Business owners are becoming more aware of the damaging effects of data loss. Companies now realize that without safe and reliable data backup, important business information can fall into the wrong hands or be lost forever. Fortunately, Windows 10 offers easy-to-use tools like File History and OneDrive. File History in Windows 10 Serving as the Learn More “How to back up your files using Windows 10”
To any business, ransomware means trouble. From operational disruption and revenue loss to total shutdown, it spares no part of the company. That’s why it’s wise to regularly back up your business data in multiple locations, including the cloud. If your computer is running on Windows 10, you’re in luck because the operating system makes Learn More “Windows 10 makes backing up files easy”
Microsoft is constantly rolling out new versions of its Windows operating system, and the latest is finally here — the first major update of Windows 10 in 2019. Find out what you can expect from the Windows 10 May 2019 update and how it can help you be more productive. Light theme If Windows 10’s Learn More “Windows 10 May 2019 Update introduces new features”
Businesses rely on computers for their daily operations, so getting afflicted by ransomware is devastating. It blocks access to all data, which can result in financial losses and the company closing down temporarily or permanently. Fortunately, Windows offers built-in tools and cloud storage options so you won’t have to fear data loss.
File History Is Back for Windows 10
Users would be glad to know that Windows brought the same functionality of File History from Windows 8 (and 8.1) to Windows 10. Apart from the slight design changes, there really isn’t much difference, which is fine.
Serving as the main backup utility, File History enables users to regularly schedule backing up of files on their PC and store them on an external drive. That means you can connect your PC to a network or USB drive and make backups as needed.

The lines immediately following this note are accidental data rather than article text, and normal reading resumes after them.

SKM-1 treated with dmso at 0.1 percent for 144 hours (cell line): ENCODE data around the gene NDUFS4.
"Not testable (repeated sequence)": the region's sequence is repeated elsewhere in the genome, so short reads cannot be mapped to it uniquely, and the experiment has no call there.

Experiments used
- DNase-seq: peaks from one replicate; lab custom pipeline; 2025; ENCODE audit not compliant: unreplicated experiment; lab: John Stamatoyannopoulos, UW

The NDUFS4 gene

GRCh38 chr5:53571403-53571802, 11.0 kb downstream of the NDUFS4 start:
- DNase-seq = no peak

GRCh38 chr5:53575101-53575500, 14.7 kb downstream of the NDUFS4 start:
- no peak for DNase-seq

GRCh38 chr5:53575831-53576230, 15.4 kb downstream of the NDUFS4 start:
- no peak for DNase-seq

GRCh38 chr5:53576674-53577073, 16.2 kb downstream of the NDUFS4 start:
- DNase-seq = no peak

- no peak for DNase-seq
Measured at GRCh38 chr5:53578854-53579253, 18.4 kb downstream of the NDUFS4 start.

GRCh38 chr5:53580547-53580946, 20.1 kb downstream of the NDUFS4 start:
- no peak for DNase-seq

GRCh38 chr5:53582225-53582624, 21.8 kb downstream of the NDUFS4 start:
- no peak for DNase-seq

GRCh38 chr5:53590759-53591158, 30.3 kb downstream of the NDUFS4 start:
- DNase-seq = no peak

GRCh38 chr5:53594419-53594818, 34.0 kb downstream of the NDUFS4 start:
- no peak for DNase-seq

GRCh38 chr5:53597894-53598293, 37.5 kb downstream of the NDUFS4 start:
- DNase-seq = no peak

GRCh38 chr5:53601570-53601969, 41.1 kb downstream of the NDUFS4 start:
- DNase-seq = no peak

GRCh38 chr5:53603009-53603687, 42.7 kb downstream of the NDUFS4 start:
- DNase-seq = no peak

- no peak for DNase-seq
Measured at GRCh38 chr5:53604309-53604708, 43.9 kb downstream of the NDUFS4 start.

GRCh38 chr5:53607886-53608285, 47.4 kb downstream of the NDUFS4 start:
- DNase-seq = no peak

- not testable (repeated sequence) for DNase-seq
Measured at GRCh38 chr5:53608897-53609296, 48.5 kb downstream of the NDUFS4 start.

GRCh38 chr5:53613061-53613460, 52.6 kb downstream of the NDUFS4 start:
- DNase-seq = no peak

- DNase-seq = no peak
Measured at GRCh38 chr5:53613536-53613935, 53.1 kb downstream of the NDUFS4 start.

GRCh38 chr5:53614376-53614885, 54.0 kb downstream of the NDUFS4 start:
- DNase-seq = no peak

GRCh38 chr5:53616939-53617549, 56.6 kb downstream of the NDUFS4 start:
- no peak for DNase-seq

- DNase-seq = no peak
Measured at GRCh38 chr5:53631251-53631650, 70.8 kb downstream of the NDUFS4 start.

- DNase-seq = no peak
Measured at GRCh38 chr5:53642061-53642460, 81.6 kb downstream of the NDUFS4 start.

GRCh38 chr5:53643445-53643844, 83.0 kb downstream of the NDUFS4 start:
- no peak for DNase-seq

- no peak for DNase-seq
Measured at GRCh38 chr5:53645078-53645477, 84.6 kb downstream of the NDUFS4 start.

However, you must be sure to regularly connect the external drive if you opt to set File History to back up to it. Otherwise, Windows will prompt you that your files have not been backed up for every day that you forget. You can neglect this warning at your own risk. If you back up to a mapped network that is unavailable, File History will back up to the local disk, until the network drive becomes available.
Setting Up File History
Turning File History on is not rocket science. After all, it was designed to make data backup and recovery easy for users. By default, File History backs up the main file folders, but you may also pick which folders you want to back up and bring in folders from other parts of the PC to back up.
From the Start menu, click on Settings > select Update & Security > click on the Backup section
You will see an option for Back Up Using File History. Below it is an option to Add A Drive. Click on + to see a list of external hard drives connected to your PC and choose one.
When you return to the Backup section, you will see that the Add A Drive option has changed to Automatically Back Up My Files (by default). This allows backups to be created at periodic intervals, which you can set to anywhere from every 10 minutes to once a day (default option is once every hour). You may also set how long to keep the backups (default option is forever).
Restoring files that have already been backed up is just as easy. Simply click on the Start menu and type File History in the Search bar. Then, you will see the Restore Your Files With File History option. Select this, and a new window showing the folders backed up onto your external drives will appear. A word of advice: Be sure to back up files using a network drive or the cloud, not locally.
Making System Image Backups
Backing up your entire operating system, along with all the programs, settings, and files, is possible with Windows 10. To use this feature, you need to access the Backup and Restore (Windows 7) option from the Control Panel. Click on Create a System Image and choose where to store the backup (external hard drive, network drive, or DVD) and which drives to back up. You will then be asked to make a system repair disc which you can use to start a PC and restore the image backup.
Setting Up Your OneDrive Backup Option
Use OneDrive to store and sync your files in the public cloud. While it isn’t exactly a backup solution, OneDrive can serve as a destination for your backups. Microsoft offers plans ranging from at least 5 GB to 50 GB (monthly) and 1 TB (yearly) of storage space.